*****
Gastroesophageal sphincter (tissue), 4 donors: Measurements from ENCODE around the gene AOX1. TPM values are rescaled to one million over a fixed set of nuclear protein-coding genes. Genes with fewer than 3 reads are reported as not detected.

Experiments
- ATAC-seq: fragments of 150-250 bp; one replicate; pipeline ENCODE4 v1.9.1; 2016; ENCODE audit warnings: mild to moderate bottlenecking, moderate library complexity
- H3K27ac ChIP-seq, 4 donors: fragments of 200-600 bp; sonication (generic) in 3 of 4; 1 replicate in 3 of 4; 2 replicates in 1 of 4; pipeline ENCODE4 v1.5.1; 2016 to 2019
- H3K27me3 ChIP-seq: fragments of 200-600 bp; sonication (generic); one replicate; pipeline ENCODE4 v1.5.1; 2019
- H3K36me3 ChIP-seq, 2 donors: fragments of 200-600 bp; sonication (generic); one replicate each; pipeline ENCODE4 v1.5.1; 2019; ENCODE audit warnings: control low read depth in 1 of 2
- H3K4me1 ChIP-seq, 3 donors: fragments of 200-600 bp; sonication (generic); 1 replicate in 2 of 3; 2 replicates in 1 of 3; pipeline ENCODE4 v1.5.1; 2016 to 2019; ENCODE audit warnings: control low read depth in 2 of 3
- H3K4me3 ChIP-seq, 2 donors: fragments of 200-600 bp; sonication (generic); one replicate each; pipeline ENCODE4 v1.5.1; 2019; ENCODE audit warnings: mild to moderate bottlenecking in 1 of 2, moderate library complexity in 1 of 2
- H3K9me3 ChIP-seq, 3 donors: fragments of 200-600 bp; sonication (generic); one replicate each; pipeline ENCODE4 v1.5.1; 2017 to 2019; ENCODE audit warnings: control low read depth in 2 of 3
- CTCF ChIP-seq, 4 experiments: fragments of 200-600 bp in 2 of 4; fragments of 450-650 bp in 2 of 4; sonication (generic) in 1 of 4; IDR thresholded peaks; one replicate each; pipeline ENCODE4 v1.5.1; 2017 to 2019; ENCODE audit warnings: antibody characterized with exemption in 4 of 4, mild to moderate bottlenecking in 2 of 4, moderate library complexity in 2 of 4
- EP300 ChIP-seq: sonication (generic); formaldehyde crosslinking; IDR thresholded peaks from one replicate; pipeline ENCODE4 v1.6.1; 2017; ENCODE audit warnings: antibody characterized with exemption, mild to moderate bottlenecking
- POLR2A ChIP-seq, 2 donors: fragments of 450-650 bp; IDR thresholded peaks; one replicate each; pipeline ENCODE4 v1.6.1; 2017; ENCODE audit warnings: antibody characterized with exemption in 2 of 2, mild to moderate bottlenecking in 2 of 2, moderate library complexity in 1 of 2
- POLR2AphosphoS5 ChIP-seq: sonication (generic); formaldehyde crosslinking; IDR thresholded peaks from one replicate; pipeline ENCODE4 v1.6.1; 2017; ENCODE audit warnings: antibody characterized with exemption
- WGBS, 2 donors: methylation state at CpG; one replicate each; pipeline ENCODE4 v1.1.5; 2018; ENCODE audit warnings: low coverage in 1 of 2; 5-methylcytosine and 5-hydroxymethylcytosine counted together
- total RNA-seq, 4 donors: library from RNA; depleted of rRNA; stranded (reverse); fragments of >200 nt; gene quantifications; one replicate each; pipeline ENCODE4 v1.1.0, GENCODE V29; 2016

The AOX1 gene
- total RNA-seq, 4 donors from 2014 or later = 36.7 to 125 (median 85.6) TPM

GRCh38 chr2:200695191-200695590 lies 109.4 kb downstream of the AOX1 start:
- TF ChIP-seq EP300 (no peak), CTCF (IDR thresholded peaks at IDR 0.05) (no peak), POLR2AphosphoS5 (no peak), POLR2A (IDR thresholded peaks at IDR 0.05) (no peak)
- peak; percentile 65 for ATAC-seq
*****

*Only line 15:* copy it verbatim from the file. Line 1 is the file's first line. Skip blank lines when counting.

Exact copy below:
- total RNA-seq, 4 donors: library from RNA; depleted of rRNA; stranded (reverse); fragments of >200 nt; gene quantifications; one replicate each; pipeline ENCODE4 v1.1.0, GENCODE V29; 2016